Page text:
Market Street was the scene of some minor confusion Tuesday during the first day of new automobile restrictions on the thoroughfare.
As part of a six-week pilot program, private automobiles traveling eastbound were forced to take right-hand turns on Eighth and Sixth streets, leaving a long swath of Market Street solely to the domain of transit vehicles, commercial cars, taxicabs and bicyclists on Tuesday.
San Francisco police officers and Muni’s parking control officers provided direction at the intersections, and although a few motorists mistakenly stayed straight on Market Street, there were no blatant dismissals of the new rules during the morning commute.
“Just like anything new, it’s taking some getting used to,” said Judson True, spokesman for Muni, the city agency overseeing the pilot
Police officers are scheduled to direct traffic at the two intersections at least until Sunday, according to Lt. Michael Favetti of the police department’s traffic division.
Muni has already erected official traffic signs alerting motorists to the mandatory right-hand turns. Favetti said that it would be up to officers’ discretion whether to ticket motorists for violating the new policies.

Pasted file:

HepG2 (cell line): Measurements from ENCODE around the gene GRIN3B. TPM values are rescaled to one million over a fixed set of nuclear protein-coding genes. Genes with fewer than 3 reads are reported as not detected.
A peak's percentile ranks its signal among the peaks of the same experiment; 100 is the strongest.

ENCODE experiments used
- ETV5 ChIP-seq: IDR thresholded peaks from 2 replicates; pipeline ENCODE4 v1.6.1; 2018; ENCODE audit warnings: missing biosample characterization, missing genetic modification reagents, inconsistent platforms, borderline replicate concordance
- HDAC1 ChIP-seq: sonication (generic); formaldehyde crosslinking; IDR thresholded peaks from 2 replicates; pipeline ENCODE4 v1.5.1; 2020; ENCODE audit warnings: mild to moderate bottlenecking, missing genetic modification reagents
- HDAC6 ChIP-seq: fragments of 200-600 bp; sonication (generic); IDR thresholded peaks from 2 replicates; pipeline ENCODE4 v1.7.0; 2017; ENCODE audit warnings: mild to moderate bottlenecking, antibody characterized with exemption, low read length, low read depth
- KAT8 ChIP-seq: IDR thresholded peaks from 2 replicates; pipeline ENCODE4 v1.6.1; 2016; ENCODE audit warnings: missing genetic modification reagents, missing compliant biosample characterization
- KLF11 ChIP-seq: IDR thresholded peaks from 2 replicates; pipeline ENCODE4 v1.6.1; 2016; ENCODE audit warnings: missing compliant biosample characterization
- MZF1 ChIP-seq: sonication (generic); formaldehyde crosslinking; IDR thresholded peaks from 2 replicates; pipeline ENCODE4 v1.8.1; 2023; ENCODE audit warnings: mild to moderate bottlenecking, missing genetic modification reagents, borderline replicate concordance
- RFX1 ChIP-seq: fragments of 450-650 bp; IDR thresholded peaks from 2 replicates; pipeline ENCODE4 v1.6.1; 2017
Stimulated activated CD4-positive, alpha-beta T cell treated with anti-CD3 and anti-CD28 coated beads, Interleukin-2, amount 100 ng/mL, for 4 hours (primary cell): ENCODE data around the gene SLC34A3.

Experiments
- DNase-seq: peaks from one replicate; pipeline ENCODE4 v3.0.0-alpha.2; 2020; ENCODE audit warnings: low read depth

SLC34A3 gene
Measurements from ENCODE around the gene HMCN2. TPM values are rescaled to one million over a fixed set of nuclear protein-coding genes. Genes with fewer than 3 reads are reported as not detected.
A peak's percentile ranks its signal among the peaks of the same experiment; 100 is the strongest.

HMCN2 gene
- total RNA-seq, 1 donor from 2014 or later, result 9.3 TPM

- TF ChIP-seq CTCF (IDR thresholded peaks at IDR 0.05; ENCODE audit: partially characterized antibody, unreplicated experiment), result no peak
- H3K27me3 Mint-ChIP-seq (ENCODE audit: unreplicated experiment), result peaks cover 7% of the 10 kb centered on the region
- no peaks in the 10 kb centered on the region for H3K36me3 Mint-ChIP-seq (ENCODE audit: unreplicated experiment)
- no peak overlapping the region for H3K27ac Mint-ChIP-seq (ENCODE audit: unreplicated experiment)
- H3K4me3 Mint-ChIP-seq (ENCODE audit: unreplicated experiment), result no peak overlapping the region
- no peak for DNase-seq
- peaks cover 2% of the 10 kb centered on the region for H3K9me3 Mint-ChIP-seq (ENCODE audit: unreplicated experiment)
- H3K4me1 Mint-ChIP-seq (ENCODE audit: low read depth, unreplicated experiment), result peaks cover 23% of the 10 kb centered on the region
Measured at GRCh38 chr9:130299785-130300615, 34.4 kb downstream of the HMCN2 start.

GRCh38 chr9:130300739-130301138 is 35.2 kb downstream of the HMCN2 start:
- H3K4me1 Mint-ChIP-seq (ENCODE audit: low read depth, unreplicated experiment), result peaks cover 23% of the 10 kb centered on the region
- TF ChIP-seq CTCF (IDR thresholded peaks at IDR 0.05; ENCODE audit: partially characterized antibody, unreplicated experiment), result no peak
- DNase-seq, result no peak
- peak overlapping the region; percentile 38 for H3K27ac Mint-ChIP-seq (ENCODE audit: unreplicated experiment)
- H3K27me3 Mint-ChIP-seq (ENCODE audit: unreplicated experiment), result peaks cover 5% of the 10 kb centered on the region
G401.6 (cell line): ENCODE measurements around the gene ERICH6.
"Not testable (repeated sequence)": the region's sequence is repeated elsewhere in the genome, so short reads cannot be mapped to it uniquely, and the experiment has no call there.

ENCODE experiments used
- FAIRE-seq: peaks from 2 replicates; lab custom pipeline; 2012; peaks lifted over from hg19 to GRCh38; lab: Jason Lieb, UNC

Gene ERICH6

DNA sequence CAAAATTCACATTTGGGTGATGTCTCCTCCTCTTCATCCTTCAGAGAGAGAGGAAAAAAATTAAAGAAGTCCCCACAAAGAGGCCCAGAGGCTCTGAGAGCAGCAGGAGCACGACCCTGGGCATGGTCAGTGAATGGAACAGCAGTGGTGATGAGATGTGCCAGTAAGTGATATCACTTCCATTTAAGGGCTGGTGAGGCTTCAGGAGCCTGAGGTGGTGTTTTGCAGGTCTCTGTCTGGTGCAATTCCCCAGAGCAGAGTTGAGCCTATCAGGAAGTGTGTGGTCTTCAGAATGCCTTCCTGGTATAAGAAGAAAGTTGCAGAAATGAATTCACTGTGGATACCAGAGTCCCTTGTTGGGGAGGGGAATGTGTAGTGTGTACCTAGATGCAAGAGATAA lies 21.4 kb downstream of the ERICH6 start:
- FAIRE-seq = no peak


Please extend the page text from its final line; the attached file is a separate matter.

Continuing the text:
“For the first few days, if there is someone who’s clearly confused about the changes we can probably just let that pass,” Favetti said. Those cited for breaking the new rules would receive a fine of $167.
Officials involved in the pilot program admitted they had a few kinks to work out, such as defining what is considered a commercial vehicle, how to avoid logjams for cars turning right on Sixth and Eighth streets, and how to encourage cyclists to stay to the left when going straight through the affected intersections.
The six-week pilot program is part of an overall push to revive the thoroughfare.
Muni will then evaluate whether to continue with the automobile restrictions.